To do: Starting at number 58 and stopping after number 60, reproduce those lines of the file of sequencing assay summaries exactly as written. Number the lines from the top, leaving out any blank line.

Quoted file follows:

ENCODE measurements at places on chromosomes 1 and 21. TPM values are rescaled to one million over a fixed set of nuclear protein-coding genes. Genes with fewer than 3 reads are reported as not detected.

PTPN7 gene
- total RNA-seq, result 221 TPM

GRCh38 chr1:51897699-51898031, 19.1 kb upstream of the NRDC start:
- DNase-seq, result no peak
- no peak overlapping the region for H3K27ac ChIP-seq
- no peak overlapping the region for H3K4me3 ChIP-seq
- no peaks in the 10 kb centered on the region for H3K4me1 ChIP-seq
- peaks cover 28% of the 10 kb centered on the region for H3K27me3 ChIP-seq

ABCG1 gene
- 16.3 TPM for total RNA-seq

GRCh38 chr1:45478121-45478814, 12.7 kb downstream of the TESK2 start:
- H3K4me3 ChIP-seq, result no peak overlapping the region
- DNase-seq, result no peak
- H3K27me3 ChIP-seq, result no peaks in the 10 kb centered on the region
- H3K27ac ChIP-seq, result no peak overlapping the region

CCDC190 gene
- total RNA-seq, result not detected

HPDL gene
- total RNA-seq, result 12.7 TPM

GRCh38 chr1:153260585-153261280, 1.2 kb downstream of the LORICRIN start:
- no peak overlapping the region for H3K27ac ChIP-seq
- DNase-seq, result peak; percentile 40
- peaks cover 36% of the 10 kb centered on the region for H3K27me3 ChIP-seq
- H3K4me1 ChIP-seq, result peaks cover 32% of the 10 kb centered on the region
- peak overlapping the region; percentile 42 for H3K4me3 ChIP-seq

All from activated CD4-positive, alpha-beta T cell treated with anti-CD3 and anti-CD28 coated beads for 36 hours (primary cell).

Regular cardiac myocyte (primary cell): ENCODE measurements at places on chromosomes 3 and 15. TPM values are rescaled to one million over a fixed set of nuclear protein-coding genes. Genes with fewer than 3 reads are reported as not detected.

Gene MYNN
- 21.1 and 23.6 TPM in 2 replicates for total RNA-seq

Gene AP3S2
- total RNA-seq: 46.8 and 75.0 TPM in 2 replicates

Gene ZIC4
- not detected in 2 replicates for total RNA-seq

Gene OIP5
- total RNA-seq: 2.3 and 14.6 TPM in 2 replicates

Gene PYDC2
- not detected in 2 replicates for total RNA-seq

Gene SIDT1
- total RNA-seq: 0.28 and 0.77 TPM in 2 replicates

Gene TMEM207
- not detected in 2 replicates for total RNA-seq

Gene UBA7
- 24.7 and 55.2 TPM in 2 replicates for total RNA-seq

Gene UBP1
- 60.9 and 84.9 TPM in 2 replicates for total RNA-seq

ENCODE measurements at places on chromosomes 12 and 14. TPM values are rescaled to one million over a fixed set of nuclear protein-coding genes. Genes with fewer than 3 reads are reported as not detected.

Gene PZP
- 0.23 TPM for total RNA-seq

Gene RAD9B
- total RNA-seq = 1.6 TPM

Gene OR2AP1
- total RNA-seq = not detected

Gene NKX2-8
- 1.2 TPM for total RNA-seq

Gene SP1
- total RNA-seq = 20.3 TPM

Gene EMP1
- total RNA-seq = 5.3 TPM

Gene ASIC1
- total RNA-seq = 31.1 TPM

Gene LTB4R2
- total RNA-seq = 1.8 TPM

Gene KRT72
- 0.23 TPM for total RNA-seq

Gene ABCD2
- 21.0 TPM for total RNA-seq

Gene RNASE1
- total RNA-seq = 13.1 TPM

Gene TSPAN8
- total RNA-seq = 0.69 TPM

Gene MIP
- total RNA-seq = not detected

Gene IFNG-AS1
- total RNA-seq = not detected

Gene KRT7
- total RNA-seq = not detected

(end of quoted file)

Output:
Gene EMP1
- total RNA-seq = 5.3 TPM

Gene ASIC1